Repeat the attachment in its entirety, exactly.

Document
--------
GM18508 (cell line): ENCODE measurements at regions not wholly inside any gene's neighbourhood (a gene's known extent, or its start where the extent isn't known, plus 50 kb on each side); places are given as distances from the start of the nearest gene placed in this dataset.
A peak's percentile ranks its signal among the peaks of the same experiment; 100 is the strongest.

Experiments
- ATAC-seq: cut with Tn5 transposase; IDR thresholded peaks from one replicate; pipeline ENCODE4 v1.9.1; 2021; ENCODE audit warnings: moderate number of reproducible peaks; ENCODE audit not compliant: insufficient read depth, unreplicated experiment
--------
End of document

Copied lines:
GM18508 (cell line): ENCODE measurements at regions not wholly inside any gene's neighbourhood (a gene's known extent, or its start where the extent isn't known, plus 50 kb on each side); places are given as distances from the start of the nearest gene placed in this dataset.
A peak's percentile ranks its signal among the peaks of the same experiment; 100 is the strongest.

Experiments
- ATAC-seq: cut with Tn5 transposase; IDR thresholded peaks from one replicate; pipeline ENCODE4 v1.9.1; 2021; ENCODE audit warnings: moderate number of reproducible peaks; ENCODE audit not compliant: insufficient read depth, unreplicated experiment